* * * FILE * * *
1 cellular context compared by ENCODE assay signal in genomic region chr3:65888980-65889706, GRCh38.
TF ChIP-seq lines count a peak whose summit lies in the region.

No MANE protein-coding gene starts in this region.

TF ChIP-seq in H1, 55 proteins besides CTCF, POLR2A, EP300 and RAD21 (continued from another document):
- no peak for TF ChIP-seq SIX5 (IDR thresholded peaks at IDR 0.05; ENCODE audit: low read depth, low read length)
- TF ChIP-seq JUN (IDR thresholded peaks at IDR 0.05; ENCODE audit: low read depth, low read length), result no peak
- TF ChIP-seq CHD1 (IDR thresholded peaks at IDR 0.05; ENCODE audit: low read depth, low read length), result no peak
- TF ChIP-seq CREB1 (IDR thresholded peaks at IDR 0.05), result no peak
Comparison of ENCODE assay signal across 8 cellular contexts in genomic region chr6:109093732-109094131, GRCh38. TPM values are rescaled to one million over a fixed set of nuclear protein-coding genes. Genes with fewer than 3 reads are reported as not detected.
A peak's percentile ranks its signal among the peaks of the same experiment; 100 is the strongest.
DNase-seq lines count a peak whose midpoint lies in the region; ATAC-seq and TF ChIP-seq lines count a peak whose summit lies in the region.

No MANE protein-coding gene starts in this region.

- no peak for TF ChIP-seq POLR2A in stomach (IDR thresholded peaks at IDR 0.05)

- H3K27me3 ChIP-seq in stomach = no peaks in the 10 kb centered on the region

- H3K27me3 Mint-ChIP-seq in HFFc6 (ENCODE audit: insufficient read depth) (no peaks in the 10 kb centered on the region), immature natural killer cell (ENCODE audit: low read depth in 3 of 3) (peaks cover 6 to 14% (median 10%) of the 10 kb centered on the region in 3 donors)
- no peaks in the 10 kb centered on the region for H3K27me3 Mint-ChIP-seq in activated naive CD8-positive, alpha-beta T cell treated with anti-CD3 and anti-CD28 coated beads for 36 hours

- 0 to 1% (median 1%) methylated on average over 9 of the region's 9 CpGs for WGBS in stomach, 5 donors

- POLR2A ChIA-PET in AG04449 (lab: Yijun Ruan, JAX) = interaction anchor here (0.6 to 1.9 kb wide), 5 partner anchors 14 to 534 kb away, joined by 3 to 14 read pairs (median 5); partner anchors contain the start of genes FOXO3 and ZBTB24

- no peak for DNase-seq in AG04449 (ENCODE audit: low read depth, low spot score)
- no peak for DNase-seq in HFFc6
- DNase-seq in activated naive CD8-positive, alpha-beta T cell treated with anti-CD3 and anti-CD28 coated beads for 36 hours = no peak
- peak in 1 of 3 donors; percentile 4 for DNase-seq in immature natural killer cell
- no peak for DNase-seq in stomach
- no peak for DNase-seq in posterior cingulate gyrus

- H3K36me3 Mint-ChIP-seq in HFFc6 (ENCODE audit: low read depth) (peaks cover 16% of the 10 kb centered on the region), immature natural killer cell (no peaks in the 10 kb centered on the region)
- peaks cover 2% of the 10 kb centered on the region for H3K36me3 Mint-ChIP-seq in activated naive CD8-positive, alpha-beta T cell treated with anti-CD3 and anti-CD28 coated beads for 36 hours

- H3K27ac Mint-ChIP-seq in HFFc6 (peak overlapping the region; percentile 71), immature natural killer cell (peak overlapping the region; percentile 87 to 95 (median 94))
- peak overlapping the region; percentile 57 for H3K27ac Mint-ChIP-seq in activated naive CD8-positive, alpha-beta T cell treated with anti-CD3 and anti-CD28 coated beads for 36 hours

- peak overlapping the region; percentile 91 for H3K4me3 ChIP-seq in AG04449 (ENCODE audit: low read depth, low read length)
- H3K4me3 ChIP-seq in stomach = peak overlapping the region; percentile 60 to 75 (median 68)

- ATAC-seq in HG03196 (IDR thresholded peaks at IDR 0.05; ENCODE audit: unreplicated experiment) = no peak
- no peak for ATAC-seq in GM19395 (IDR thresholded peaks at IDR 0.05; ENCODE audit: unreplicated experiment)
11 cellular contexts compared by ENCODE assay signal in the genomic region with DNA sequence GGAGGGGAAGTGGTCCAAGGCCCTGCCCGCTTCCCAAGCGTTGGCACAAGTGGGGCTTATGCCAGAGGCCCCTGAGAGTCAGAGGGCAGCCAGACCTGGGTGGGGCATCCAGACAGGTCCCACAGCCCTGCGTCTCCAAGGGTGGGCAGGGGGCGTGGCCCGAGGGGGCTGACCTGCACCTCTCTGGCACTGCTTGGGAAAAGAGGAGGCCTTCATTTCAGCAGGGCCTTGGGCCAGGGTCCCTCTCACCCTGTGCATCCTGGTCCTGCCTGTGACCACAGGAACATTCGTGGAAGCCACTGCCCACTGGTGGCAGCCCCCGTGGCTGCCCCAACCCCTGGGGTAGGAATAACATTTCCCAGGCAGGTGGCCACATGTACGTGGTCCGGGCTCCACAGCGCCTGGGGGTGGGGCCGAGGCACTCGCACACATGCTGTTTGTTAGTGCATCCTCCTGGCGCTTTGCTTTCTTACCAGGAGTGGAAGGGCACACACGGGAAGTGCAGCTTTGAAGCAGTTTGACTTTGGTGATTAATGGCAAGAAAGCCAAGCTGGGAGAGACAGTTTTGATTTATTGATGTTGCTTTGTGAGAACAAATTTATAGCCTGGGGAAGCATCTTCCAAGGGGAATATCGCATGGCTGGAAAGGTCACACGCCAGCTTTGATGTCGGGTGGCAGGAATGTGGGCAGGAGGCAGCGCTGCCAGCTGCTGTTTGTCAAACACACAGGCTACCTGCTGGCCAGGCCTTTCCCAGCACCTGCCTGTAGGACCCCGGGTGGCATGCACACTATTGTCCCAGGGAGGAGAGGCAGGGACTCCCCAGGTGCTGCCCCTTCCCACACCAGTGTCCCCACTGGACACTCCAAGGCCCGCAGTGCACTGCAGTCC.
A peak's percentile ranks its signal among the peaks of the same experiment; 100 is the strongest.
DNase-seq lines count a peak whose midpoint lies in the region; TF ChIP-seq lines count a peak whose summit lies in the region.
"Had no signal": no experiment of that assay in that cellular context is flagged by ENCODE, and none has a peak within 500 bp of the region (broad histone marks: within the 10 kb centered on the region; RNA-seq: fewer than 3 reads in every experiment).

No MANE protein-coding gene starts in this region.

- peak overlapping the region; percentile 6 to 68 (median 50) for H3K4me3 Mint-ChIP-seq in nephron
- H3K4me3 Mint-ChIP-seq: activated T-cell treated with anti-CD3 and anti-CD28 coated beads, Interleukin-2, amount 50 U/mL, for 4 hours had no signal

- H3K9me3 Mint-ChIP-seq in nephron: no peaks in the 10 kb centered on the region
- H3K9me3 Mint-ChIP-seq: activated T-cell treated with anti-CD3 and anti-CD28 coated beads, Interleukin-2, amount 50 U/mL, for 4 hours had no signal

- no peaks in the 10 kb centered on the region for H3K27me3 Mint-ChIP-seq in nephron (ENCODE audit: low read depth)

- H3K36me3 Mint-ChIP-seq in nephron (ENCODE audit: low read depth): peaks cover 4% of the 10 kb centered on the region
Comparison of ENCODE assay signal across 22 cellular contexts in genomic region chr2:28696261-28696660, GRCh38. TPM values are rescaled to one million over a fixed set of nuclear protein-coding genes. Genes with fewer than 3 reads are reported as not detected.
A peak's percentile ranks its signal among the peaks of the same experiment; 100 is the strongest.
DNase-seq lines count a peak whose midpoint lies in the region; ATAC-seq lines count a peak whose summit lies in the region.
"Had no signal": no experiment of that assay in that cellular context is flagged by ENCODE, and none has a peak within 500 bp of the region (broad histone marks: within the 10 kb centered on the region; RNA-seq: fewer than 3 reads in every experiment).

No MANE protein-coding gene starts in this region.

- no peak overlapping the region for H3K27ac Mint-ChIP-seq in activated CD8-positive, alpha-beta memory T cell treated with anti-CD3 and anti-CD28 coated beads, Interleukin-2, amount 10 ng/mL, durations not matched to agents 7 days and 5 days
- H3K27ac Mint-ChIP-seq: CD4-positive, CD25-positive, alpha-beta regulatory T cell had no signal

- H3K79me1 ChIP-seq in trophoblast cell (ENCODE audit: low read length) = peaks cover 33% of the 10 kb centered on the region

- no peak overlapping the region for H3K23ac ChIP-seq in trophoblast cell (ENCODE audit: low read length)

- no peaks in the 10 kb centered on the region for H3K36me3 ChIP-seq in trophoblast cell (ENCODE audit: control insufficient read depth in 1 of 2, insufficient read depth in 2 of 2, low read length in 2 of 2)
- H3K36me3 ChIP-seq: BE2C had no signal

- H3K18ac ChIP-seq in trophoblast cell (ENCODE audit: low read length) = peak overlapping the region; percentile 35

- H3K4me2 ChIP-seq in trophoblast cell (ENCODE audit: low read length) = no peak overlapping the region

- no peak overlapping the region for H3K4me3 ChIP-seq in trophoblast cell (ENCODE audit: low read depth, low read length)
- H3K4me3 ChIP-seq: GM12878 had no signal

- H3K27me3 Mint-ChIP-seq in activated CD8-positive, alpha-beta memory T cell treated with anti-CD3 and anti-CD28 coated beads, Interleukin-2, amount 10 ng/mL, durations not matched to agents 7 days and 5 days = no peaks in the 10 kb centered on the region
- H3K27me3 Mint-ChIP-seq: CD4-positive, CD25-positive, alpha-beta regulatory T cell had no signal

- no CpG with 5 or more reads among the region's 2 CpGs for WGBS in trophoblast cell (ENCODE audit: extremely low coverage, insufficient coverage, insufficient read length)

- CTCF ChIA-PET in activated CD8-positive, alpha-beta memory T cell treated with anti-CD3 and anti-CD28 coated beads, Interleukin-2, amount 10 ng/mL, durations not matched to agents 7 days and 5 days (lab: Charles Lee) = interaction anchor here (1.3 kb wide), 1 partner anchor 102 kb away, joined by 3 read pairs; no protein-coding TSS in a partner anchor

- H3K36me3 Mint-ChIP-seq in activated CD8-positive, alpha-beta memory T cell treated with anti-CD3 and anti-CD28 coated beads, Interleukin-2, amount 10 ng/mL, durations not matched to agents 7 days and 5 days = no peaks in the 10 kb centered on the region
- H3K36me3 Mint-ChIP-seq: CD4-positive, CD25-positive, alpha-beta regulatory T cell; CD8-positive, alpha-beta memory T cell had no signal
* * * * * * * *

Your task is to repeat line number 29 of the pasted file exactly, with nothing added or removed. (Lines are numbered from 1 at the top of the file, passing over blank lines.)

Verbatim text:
- peak overlapping the region; percentile 91 for H3K4me3 ChIP-seq in AG04449 (ENCODE audit: low read depth, low read length)